In addition, according to the study, the three main substances found in French surface waters are glyphosate (in 37 departments), atrazine-desethyl (30 departments) and metolachlor (15 departments). the last two substances have been banned in the European Union (EU) for at least 10 years.
“For Generations Futures, these data showing the existence of significant suspected endocrine disrupting pesticide cocktails in the surface waters of many French departments are worrying,” says François Veillerette, director of Générations Futures.
As a reminder, in 2010, a study by an American scientist, Tyrone B. Hayes, demonstrated the effects, even at low doses, of the herbicide atrazine on the development of frogs: males become feminized or can become hermaphrodites.
Towards a ban on endocrine disruptors?
While it is the regions of large agricultural crops that are the most affected, François Veillerette ensures that it is “agricultural chemistry that threatens aquatic biodiversity”:
“These results are also to be interpreted as the indicator of a significant contamination of the environment in which humans live. “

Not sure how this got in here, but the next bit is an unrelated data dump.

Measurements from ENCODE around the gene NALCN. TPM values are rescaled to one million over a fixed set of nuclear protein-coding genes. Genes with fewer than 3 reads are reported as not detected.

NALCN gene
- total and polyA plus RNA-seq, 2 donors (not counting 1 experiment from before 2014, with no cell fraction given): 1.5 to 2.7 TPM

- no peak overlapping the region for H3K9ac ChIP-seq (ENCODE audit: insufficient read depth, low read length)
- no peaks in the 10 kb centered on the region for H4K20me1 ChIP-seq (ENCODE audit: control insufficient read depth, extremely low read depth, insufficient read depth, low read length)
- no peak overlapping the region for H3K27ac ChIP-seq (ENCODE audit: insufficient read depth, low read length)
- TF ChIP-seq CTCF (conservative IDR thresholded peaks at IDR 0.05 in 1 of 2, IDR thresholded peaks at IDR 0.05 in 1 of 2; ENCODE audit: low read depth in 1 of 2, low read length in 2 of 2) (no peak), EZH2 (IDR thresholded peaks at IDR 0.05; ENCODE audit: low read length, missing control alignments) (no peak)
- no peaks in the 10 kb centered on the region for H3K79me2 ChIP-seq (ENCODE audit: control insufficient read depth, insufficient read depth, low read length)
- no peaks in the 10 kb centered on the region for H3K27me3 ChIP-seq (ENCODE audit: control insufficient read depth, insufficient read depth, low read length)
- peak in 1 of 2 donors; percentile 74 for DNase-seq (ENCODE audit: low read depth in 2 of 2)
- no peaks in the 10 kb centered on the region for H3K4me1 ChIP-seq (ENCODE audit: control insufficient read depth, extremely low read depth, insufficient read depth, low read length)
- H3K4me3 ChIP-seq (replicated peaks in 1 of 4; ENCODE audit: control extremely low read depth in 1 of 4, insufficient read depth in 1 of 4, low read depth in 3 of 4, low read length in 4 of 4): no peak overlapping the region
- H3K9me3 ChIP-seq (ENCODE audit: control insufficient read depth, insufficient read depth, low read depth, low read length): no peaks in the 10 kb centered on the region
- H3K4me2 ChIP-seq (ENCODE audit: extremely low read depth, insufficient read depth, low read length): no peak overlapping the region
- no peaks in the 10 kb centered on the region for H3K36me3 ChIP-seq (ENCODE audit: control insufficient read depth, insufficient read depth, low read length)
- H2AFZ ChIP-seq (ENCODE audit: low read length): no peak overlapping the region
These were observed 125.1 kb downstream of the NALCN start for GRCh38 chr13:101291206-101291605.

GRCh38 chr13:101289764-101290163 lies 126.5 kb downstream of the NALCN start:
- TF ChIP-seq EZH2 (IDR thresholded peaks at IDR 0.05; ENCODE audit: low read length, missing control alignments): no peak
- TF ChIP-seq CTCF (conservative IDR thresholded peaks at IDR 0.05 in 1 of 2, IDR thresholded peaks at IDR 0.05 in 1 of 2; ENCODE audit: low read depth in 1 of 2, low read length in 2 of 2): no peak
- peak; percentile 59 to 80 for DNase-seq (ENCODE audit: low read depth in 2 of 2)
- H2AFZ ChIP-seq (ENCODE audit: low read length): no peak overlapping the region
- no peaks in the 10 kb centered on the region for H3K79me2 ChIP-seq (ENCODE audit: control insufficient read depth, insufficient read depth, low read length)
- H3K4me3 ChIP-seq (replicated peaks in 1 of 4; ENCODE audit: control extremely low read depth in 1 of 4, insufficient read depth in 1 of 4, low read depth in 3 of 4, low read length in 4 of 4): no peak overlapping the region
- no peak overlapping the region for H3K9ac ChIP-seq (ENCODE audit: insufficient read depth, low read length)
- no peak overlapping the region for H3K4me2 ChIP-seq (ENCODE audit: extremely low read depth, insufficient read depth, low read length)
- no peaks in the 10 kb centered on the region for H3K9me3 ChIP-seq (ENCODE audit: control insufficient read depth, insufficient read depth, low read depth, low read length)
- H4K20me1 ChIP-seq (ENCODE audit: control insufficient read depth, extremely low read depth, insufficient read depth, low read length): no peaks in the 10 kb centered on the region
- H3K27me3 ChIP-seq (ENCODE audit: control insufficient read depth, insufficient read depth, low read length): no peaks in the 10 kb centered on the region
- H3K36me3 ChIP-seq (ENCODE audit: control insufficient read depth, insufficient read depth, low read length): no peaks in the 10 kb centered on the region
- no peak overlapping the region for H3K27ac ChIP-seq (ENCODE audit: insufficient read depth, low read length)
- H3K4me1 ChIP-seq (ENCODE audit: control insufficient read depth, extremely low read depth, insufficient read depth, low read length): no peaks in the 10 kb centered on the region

For all these reasons, Generations is asking the “leaders” to “urgently implement a national strategy on endocrine disruptors that really aims at their total ban”.
What is an endocrine disruptor?
Endocrine disruptors are chemical substances of natural or artificial origin foreign to the body. They can interfere with the functioning of the endocrine system and induce adverse effects on the body of an individual or on his descendants. (World Health Organization, 2002)
Helping farmers to change their practices
Faced with these findings, Stéphane Donckele, Secretary General of the National Federation of Farmers’ Unions (FNSEA) of Seine-Maritime, reacts. He recalls that the two substances most present in rivers are now prohibited: “Atrazine, for example, was used extensively in the 1970s, for lack of knowledge. But today, we do not use it anymore. ”
It ensures that today, the use of the products used is highly regulated. “And the use of chemistry is not systematic. Depending on the weather, rain, crops etc., we use phytosanitary products or not. ”